This project has moved and is read-only. For the latest updates, please go here.

Region Management

Region management with Jounce is extremely simple.

Prism established this pattern and contains a very rich set of features and adapters to support it. The concept: put a container somewhere, and tag it as a region. Next, tag a view to target the region. When the view is navigated to, it appears in the region. Different regions handle views different ways.

Jounce provides two region managers "out of the box." One is for an items control, which will handle keeping multiple views at once. The other is for a content control, which will handle one view at a time. Often a content control is all that is needed. If you are looking to serve one view at a time, but wish to animate views into and out of display, then the items control makes sense because you can animate the old view while transitioning the new.

To tag a region, you use an attached property. This example tags a tab control as a "TabRegion" (the adapter is custom, more on that later) and an items control as the "AppRegion."

<Controls:TabControl Grid.Row="1" Regions:ExportAsRegion.RegionName="TabRegion"/>
<ItemsControl Grid.Row="2" HorizontalAlignment="Stretch" VerticalAlignment="Stretch"
                HorizontalContentAlignment="Stretch" VerticalContentAlignment="Stretch"
            <StackPanel Orientation="Horizontal"/>

You can also do this fluently, by importing the fluent region manager:

public IFluentRegionManager RegionManager { get; set; }

private void RegisterRegion()
     RegionManager.RegisterRegion(MyItemsControl, "AppRegion");

To route a view to a region, you use the ExportViewToRegion tag. Here is a view that is registered (see Registering a View) and also tagged for the region:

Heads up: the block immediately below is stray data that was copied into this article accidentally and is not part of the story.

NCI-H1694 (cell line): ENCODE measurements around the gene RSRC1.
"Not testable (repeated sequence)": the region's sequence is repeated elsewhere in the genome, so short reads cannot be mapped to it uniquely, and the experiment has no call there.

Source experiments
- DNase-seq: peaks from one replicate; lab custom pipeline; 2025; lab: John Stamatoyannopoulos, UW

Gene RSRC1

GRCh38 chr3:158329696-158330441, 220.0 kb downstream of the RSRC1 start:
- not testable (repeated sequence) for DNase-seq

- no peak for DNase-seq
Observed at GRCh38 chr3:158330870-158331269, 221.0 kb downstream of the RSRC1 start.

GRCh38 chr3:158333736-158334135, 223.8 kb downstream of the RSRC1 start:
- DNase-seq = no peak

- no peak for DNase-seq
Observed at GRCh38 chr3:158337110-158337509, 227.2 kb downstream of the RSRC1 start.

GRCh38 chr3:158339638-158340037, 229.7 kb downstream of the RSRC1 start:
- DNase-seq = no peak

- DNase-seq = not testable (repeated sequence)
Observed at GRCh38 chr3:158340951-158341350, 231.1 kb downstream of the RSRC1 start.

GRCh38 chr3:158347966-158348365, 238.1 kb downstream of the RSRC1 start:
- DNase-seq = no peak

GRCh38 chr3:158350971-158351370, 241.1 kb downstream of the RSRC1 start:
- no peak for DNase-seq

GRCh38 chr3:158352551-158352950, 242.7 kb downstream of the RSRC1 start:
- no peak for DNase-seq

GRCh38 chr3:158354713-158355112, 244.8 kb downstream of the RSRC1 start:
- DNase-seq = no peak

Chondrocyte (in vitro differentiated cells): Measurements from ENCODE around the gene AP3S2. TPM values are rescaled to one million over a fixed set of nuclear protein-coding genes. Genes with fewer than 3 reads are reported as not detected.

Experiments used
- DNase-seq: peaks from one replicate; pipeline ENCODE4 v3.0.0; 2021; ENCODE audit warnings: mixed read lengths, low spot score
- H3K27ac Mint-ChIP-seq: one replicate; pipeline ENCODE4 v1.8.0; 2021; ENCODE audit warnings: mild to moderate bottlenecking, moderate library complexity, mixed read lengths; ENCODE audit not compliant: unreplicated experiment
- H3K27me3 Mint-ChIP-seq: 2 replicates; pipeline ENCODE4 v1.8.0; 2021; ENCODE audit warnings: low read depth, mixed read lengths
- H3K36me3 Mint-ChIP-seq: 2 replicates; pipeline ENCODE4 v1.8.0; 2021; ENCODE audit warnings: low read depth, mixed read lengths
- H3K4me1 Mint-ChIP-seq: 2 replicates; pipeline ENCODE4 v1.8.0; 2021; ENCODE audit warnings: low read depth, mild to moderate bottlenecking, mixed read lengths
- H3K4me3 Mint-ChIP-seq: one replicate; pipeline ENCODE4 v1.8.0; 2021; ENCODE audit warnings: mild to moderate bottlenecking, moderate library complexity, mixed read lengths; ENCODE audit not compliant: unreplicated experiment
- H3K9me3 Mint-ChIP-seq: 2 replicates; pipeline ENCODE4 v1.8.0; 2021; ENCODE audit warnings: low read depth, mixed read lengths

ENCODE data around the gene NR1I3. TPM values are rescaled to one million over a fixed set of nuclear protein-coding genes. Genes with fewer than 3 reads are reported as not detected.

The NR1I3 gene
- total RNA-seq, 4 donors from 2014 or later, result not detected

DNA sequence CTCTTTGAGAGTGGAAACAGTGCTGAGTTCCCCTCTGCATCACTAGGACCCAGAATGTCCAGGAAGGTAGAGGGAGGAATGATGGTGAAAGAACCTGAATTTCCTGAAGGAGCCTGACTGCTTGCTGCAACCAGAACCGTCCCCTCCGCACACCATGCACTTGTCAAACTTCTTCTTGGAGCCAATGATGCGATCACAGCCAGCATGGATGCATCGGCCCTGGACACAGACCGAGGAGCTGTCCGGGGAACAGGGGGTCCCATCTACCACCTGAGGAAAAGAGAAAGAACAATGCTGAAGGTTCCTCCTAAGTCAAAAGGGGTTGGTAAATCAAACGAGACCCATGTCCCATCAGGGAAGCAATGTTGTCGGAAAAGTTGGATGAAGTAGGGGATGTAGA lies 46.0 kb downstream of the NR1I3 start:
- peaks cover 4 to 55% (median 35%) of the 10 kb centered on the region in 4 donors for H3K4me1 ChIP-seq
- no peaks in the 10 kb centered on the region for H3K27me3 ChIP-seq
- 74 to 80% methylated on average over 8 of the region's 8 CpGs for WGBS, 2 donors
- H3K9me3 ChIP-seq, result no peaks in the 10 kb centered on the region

public partial class Circle

The strongly typed version looks like this:

public partial class Circle

To fluently route a view, import the fluent region manager and route it like this:

RegionManager.ExportViewToRegion("Circle", "AppRegion");

// or

Region management is optional and you opt-in by including the regions DLL and then tagging views and regions. After a view is navigated by the framework, and all of the view model/view wiring takes place, the framework fires a ViewNavigatedArgs event. The region manager taps into this and routes the information to the region adapters, which then understand how to activate the view.

You can also create your own region adapters. The quickstart has an example of a tab control adapter that reads metadata from the exported views to construct the tab titles. Notice that you simply tag the adapter with the RegionAdatperFor attribute and pass the type it will handle, then derive from RegionAdapterBase.

public class TabRegion : RegionAdapterBase<TabControl>
    public IEventAggregator EventAggregator { get; set; }

    /// <summary>
    ///     Keep track of views already added
    /// </summary>
    private readonly List<string> _addedViews = new List<string>();

    /// <summary>
    ///     View metadata
    /// </summary>
    public Lazy<UserControl, IExportAsViewMetadata>[] Views { get; set; }               
    /// <summary>
    ///     Activates a control for a region
    /// </summary>
    /// <param name="viewName">The name of the control</param>
    /// <param name="targetRegion">The name of the region</param>
    public override void ActivateControl(string viewName, string targetRegion)

        var region = Regions[targetRegion];

        if (!_addedViews.Contains(viewName))
            _SetupTabForView(region, viewName);
        region.SelectedIndex = _addedViews.IndexOf(viewName);

    /// <summary>
    ///     Set up the tab - insert the view
    /// </summary>
    /// <param name="region">The region</param>
    /// <param name="viewName">The view</param>
    private void _SetupTabForView(ItemsControl region, string viewName)
        var metadata =
            (from v in Views where v.Metadata.ExportedViewType.Equals(viewName) select v.Metadata).FirstOrDefault();

        var header = metadata == null ? viewName : metadata.MenuName;
        var tabControlItem = new TabItem {Header = header, Content = Controls[viewName]};            


Those are the only steps required - tag the region, tag the view, and route the view to the region. When the view is navigated to (or when navigation is raised to deactivate) the region managers will handle it.

The quickstart contains an example of a view that is closed and animates both to appear and hide based on the wiring between the view model and the visual state manager.

Last edited Apr 25, 2011 at 7:44 PM by pbrooks, version 6


No comments yet.